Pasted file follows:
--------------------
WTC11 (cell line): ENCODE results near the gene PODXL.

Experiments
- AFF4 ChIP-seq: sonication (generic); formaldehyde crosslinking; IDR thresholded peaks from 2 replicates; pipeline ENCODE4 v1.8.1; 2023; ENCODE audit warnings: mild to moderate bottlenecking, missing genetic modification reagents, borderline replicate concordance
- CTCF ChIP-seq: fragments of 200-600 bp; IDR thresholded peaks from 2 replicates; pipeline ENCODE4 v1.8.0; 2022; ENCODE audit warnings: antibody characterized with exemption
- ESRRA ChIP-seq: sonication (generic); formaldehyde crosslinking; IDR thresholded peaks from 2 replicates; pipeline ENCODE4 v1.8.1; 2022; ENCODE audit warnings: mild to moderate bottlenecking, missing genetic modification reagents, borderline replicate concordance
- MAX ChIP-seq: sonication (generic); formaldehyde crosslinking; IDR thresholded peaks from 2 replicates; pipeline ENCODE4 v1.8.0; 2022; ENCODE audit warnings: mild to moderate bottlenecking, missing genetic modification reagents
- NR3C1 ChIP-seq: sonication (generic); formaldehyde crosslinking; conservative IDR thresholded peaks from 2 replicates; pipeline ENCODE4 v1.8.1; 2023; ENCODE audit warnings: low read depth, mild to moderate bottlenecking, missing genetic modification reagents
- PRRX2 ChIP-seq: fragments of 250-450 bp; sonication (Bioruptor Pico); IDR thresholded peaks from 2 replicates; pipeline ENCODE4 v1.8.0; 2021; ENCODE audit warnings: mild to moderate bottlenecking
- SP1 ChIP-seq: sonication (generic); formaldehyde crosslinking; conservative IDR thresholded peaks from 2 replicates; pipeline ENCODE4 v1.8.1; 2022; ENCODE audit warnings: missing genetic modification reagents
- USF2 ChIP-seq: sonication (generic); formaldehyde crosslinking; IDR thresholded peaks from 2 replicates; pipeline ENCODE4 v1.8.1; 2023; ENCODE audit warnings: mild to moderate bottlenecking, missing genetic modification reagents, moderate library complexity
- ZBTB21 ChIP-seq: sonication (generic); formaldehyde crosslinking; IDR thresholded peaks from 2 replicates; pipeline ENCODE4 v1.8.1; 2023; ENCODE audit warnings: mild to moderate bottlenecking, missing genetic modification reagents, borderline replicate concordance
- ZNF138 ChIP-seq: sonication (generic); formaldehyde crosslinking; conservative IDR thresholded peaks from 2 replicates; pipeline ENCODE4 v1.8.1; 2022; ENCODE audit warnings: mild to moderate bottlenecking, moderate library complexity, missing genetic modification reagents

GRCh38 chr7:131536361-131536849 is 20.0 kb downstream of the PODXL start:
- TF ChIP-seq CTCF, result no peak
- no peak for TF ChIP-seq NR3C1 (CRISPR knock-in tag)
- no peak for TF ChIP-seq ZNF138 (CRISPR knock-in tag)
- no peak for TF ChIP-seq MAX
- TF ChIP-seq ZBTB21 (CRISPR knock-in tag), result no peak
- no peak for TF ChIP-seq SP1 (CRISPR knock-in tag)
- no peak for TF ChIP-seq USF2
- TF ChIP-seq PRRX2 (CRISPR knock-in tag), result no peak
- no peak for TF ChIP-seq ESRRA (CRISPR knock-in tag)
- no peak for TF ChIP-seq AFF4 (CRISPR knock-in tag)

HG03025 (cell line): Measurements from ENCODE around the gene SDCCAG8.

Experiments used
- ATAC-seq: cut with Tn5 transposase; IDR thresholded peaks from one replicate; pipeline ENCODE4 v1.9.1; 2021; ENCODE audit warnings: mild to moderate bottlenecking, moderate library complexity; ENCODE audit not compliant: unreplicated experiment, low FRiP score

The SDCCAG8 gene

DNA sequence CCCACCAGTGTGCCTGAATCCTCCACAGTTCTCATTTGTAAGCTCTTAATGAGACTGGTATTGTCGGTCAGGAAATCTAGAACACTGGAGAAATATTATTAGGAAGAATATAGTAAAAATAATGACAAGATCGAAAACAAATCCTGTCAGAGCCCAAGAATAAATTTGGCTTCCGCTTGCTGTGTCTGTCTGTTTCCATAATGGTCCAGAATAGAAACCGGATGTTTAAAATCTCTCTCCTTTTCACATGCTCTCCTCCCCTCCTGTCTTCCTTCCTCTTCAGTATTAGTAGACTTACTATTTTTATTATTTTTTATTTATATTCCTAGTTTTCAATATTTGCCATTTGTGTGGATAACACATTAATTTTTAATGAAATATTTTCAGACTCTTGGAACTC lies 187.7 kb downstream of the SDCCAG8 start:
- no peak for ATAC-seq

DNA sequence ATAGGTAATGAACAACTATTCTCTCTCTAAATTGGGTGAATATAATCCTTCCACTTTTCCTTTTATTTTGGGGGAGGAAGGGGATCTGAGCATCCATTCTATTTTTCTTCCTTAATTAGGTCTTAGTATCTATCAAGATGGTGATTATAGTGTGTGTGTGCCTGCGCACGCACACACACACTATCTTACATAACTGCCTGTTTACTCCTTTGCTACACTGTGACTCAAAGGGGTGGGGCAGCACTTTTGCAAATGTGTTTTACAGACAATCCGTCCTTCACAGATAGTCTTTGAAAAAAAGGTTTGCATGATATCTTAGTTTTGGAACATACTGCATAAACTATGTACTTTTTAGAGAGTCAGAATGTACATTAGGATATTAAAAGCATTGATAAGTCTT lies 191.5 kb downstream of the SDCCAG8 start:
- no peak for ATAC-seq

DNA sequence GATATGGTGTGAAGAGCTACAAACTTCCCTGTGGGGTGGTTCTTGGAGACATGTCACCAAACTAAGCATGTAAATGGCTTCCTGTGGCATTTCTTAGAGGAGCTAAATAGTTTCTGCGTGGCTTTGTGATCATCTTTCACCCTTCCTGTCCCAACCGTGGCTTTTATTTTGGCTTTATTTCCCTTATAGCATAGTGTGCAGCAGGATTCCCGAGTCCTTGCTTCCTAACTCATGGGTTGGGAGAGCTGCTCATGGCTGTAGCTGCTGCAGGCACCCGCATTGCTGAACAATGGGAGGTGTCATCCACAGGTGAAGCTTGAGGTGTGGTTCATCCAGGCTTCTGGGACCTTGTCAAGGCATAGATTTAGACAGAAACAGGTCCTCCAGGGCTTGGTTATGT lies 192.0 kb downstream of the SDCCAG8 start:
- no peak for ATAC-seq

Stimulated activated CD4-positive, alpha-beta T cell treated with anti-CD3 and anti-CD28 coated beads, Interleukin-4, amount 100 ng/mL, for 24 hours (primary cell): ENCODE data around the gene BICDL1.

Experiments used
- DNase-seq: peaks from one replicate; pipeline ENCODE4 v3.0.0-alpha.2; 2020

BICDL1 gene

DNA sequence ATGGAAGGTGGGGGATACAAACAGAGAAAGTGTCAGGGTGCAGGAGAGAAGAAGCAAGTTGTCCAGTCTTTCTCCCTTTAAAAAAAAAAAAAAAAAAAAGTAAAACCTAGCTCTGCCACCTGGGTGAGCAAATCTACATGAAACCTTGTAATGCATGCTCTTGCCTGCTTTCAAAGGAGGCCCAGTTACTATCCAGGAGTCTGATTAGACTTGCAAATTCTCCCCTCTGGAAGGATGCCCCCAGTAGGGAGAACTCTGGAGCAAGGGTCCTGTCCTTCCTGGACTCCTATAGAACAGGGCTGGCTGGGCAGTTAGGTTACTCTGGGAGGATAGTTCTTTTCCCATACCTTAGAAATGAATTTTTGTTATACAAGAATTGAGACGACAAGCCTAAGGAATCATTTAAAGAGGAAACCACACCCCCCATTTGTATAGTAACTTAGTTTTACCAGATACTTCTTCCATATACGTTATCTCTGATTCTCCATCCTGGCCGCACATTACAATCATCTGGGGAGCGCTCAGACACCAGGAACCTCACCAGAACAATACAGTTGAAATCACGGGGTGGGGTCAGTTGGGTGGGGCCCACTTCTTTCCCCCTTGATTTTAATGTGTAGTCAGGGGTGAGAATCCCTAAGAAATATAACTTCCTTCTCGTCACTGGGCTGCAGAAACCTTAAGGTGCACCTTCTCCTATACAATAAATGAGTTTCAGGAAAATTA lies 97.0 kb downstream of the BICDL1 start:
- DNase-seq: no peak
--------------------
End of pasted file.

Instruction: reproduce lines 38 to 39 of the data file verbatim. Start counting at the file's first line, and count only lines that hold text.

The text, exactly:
DNA sequence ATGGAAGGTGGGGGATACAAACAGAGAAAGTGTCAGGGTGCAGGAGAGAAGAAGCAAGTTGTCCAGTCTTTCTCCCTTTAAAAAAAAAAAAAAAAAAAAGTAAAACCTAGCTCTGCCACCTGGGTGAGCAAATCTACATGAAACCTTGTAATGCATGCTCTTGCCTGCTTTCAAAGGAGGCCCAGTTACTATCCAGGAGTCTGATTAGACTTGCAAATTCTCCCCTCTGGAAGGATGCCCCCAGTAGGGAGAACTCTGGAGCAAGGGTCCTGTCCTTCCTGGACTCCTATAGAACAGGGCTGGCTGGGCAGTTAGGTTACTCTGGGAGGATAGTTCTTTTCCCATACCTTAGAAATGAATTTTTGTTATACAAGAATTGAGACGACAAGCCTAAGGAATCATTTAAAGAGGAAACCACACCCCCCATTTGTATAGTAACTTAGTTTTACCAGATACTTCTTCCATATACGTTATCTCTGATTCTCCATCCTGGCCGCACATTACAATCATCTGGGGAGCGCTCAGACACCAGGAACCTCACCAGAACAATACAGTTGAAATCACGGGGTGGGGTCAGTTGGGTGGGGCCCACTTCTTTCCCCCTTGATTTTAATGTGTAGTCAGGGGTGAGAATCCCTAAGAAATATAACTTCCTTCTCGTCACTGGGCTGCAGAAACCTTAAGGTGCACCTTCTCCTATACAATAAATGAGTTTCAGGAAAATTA lies 97.0 kb downstream of the BICDL1 start:
- DNase-seq: no peak